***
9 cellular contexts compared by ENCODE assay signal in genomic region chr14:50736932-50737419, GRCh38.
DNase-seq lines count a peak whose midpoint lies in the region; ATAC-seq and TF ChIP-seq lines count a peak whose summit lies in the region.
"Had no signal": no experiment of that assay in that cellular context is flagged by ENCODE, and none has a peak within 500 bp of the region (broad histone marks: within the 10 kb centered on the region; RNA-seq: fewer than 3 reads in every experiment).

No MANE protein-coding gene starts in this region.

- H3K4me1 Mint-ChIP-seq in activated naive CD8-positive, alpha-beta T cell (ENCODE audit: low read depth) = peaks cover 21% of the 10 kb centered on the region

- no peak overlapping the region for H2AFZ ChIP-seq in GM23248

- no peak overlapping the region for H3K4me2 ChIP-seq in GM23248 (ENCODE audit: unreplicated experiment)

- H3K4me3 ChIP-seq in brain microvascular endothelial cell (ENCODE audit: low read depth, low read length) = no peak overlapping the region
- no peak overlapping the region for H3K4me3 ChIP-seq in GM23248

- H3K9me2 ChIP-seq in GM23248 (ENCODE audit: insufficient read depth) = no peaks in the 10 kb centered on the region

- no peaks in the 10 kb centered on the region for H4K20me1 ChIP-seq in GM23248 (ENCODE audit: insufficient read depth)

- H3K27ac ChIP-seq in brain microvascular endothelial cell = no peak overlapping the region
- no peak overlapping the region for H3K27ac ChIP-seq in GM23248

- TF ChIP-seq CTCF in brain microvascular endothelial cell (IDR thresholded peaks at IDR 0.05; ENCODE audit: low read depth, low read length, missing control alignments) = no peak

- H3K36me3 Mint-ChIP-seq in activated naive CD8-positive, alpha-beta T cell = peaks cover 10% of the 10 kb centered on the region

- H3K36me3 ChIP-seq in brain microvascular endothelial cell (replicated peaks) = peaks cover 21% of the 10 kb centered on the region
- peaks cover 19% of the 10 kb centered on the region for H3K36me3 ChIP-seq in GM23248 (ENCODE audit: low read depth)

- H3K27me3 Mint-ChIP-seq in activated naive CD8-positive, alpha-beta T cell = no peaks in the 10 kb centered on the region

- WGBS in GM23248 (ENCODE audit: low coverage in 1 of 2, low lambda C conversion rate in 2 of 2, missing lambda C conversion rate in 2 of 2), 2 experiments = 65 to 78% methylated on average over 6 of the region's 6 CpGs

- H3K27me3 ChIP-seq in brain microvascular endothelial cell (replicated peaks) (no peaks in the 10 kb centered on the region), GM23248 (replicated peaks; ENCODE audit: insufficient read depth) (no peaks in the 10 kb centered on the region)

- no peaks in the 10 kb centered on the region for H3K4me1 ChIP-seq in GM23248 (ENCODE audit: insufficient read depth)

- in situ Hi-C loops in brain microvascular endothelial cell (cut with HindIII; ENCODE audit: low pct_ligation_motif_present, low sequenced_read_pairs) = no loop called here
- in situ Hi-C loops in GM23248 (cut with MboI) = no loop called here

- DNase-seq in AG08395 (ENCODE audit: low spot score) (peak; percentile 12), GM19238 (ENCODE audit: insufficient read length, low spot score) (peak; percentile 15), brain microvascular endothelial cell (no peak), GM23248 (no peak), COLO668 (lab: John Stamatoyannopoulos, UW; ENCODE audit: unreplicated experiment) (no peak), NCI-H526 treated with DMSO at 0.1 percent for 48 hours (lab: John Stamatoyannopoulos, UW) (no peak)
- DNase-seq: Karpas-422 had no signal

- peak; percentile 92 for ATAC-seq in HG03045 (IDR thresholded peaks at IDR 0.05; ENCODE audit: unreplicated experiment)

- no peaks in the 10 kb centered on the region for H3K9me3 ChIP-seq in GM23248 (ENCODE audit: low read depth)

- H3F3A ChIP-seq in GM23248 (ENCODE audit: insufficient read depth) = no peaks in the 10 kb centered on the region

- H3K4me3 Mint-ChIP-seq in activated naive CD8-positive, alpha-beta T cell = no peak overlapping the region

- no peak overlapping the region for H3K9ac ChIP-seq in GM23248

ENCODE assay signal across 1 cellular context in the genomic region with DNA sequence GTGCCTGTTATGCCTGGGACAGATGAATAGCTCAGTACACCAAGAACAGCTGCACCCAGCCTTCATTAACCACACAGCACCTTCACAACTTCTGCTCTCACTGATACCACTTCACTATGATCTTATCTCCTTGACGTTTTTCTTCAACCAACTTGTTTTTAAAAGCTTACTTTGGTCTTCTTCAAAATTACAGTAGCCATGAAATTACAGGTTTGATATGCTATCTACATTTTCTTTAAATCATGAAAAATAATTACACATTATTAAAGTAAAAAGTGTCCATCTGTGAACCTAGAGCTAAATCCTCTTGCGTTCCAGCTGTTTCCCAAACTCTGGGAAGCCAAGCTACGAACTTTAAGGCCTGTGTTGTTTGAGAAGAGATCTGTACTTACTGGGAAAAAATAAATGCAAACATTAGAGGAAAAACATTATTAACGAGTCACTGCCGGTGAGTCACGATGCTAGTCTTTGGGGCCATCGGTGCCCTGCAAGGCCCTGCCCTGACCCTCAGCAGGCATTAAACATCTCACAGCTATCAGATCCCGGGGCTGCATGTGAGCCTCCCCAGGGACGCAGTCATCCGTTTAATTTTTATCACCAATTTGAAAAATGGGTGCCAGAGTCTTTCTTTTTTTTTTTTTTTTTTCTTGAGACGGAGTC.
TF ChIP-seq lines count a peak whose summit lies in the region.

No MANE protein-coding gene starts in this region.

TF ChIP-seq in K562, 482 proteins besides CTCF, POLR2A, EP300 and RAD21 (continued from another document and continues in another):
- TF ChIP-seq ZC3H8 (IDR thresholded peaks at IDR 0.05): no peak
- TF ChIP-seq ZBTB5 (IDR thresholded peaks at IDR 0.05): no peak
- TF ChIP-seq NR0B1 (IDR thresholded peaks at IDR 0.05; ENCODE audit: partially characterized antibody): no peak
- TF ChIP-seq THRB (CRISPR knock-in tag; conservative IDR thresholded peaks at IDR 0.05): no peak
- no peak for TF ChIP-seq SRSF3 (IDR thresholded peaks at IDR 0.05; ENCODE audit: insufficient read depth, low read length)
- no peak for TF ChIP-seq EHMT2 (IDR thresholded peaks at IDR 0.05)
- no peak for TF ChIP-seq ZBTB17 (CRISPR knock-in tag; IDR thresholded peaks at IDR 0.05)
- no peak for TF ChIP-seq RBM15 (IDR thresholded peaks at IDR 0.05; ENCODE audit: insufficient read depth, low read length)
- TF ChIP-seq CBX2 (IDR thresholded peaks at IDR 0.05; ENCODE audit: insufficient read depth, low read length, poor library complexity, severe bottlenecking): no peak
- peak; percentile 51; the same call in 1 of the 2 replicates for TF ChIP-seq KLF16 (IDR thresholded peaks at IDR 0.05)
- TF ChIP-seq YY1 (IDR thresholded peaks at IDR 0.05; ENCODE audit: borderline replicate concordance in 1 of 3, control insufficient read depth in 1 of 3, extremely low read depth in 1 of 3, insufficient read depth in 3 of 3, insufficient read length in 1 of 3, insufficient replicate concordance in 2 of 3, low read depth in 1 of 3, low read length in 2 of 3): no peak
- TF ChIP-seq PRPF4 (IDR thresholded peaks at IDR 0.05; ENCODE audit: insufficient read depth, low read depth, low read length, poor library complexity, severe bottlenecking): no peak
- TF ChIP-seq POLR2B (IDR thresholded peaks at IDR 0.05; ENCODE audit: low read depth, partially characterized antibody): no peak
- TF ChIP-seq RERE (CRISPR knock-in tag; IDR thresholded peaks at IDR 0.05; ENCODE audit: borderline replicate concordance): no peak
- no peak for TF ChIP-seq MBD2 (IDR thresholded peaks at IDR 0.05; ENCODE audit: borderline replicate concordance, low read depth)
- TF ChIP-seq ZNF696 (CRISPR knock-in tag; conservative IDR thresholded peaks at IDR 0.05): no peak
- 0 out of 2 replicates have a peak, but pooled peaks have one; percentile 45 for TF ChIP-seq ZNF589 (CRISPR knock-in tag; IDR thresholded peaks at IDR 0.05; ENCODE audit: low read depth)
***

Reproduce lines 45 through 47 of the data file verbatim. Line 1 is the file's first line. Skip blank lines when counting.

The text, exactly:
- TF ChIP-seq YY1 (IDR thresholded peaks at IDR 0.05; ENCODE audit: borderline replicate concordance in 1 of 3, control insufficient read depth in 1 of 3, extremely low read depth in 1 of 3, insufficient read depth in 3 of 3, insufficient read length in 1 of 3, insufficient replicate concordance in 2 of 3, low read depth in 1 of 3, low read length in 2 of 3): no peak
- TF ChIP-seq PRPF4 (IDR thresholded peaks at IDR 0.05; ENCODE audit: insufficient read depth, low read depth, low read length, poor library complexity, severe bottlenecking): no peak
- TF ChIP-seq POLR2B (IDR thresholded peaks at IDR 0.05; ENCODE audit: low read depth, partially characterized antibody): no peak